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Live industry reacts to new UK immigration plans

A “lost year of bookings” and severe repercussions for UK musicians are among the live industry’s concerns for the UK’s new immigration plans for EU musicians

By Anna Grace on 20 Feb 2020

Live industry reacts to new UK immigration plans

UK Parliament


image © Pixabay

Live music industry professionals are warning against the “significant barriers” that EU musicians and their crews will face under the UK government’s new immigration plans – and fear the consequences for UK artists if the European Union imposes similar restrictions.

Yesterday (19 February), the UK government unveiled its new points-based immigration system, which takes effect from 1 January 2021.

Under the new system, points are assigned for specific skills, qualifications or professions, with visas awarded to those who gain enough points.

However, musicians coming from the European Union to tour in the UK can curtail the points system due to their designation as being of a ‘specialist occupation’.

“Under the current immigration rules, there are a range of other immigration routes for specialist occupations, including innovators, ministers of religion, sportspeople and to support the arts,” reads the Home Office’s policy statement.

“Our broad approach for January 2021 will be to open existing routes that already apply to non-EU citizens, to EU citizens (the current ‘Tier 5’).”

This means EU bands will need to meet the same criteria as those from the US and other nationalities as of Jan 2021. According to Steve Richard of T&S Immigration Services, the majority of US acts and those of many other nationalities do not need actual visas to tour the UK for a short amount of time, but rather carry paperwork with them issued by the UK promoter, agent, venue or label, and show it on arrival.

The news could mean more paperwork for EU acts wishing to tour in the UK, but also points to more bureaucracy for the UK live industry. As Paradigm agent Rob Challice asks: “Will the EU apply a similar system for UK artists travelling the other way – is this the Brexit people voted for?”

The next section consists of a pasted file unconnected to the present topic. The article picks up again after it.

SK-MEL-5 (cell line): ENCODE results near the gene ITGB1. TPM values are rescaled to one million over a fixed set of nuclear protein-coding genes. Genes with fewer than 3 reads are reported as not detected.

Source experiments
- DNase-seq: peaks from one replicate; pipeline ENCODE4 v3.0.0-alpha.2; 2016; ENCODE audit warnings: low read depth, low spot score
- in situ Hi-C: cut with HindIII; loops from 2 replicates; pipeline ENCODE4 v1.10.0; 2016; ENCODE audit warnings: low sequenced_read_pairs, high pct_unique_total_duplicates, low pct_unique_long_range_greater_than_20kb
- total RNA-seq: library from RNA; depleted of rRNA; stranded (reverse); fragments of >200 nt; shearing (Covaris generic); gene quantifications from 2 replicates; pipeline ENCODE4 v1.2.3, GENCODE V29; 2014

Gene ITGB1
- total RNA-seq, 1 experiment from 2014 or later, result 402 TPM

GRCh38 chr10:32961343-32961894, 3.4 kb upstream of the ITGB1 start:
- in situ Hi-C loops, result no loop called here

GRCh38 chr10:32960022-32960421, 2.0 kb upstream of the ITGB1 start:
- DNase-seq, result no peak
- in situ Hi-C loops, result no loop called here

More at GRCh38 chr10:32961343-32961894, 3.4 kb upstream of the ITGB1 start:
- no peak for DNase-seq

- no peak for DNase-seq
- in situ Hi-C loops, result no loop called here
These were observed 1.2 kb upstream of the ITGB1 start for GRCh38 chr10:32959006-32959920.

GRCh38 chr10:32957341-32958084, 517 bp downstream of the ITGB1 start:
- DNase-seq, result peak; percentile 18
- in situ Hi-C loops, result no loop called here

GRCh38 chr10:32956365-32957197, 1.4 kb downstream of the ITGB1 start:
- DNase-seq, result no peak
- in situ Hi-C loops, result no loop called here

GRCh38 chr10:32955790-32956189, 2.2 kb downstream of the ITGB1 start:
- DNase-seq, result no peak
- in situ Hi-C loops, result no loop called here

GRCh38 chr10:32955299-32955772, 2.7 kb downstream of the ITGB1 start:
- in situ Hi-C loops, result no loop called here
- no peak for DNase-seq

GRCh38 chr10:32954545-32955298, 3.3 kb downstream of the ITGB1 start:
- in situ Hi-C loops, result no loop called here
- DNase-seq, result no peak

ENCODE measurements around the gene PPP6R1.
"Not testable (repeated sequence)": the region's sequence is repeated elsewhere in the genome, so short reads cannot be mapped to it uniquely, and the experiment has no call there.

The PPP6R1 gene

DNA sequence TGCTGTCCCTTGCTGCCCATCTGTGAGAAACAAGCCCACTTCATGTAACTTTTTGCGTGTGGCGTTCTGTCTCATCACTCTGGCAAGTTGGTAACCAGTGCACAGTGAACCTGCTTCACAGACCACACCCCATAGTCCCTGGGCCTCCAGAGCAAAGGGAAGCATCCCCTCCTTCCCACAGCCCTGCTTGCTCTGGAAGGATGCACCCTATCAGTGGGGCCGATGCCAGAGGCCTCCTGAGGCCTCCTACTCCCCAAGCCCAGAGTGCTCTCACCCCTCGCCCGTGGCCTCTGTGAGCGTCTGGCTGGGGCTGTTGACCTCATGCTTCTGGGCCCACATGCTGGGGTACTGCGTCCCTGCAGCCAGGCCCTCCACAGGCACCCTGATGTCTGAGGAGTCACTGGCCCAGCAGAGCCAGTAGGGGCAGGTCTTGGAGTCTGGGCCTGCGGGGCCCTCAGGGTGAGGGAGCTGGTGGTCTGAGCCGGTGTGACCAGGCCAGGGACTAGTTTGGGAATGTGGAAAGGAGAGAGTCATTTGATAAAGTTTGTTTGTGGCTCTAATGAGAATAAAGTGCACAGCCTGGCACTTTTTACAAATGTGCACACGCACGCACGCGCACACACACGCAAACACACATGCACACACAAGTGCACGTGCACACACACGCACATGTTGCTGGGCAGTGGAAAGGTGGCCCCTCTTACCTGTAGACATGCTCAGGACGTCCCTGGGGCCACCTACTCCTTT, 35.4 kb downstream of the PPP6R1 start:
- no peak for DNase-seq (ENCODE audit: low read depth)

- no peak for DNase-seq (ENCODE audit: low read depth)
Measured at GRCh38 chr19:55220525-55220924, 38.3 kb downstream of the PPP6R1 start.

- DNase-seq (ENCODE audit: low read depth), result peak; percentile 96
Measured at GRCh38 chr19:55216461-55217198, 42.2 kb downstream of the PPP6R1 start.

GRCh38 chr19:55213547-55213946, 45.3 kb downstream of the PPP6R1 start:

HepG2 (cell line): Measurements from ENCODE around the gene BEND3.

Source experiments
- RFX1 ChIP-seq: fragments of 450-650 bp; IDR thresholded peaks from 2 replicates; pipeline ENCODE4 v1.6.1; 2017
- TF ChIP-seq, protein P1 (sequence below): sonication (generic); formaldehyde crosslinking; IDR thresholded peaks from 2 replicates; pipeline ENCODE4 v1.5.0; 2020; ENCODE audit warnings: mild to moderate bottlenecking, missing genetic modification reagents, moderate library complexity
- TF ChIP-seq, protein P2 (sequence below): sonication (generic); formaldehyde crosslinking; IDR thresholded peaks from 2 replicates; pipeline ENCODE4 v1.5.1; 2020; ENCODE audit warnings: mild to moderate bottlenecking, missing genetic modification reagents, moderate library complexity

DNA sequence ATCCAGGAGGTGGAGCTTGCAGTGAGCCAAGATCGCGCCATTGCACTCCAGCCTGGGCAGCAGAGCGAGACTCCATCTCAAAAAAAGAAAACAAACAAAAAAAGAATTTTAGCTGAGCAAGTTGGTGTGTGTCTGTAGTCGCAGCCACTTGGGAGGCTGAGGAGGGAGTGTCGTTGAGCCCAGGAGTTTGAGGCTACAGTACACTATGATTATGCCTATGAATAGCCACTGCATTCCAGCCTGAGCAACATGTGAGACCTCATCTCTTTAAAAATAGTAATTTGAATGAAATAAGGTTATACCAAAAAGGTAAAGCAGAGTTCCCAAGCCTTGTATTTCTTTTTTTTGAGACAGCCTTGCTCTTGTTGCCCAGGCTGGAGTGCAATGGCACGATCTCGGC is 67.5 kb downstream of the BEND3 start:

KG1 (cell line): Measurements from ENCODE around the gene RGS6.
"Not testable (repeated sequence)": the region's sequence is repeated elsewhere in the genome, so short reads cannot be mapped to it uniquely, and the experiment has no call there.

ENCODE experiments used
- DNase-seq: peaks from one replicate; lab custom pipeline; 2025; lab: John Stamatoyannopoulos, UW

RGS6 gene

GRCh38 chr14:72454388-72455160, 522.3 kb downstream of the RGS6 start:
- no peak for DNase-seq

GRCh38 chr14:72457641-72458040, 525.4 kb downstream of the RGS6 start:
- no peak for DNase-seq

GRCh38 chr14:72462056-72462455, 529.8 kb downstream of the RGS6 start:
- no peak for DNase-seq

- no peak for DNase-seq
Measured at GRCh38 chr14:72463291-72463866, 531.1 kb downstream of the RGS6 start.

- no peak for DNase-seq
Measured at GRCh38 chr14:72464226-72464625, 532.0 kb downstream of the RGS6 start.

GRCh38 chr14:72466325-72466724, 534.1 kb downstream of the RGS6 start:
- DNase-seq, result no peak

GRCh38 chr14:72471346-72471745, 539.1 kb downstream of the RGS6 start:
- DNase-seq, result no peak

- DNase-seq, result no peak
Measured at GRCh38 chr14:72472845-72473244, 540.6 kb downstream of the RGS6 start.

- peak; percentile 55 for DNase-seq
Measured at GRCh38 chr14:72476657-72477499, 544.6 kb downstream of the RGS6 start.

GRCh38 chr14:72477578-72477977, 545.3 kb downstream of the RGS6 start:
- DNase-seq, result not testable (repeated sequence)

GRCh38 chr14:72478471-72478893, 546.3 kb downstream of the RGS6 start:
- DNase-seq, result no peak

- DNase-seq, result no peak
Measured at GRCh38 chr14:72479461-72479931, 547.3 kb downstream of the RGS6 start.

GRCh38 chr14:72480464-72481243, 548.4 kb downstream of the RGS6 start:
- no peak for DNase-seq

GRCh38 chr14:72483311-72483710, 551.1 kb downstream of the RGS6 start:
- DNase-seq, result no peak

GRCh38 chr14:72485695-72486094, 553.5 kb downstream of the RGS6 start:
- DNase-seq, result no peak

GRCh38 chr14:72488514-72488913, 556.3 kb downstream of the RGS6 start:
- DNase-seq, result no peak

The retaliation from Brussels is a worry for all the industry professionals and experts IQ talks too – not least because touring crews have already reported difficulties crossing EU borders in a post-Brexit world – as well as a concern for the future of the grassroots sectors on both sides of the Atlantic and a strong sense of frustration at the continued lack of clarity coming from Westminster.

 


Tom Kiehl, CEO, UK Music

New plans confirm that from 2021 EU musicians coming to the UK for concerts and festivals will be treated in the same way as those from the rest of the world.

This will drag some agents and promoters into the immigration system for the first time and increases the possibility that member states introduce new bureaucratic hoops for UK musicians to jump through when seeking to perform across the EU.

It’s welcome the government has reduced its salary cap, yet these proposals will still not work for many in the EU who want to work in the UK music industry over a longer period of time given musicians average earnings are £23,000 and a reliance in the points-based system on the need for elite academic qualifications.

“This will drag some agents and promoters into the immigration system for the first time”

Mark Davyd, CEO, Music Venues Trust (MVT)

Assuming the EU responds reciprocally to this position, which it has publicly stated on a number of occasions is the intention, then this will create very significant barriers to touring in Europe for both artists and crew.

Those barriers will be experienced most severely at DIY artist and grassroots touring artists level, where tight margins and schedules simply do not have the capacity to absorb additional costs or waiting times, and where skills to manage such a process simply do not currently exist.

If this is the final outcome of Brexit for our industry, then a comprehensive immigration support service which is free to access for musicians and crew from the grassroots sector must be swiftly created so that it can professionally manage such a process.

An ability to tour is a key element of any music industry UK Export strategy, and we trust the need for such a service will already have been fully considered and costed within the government’s plans.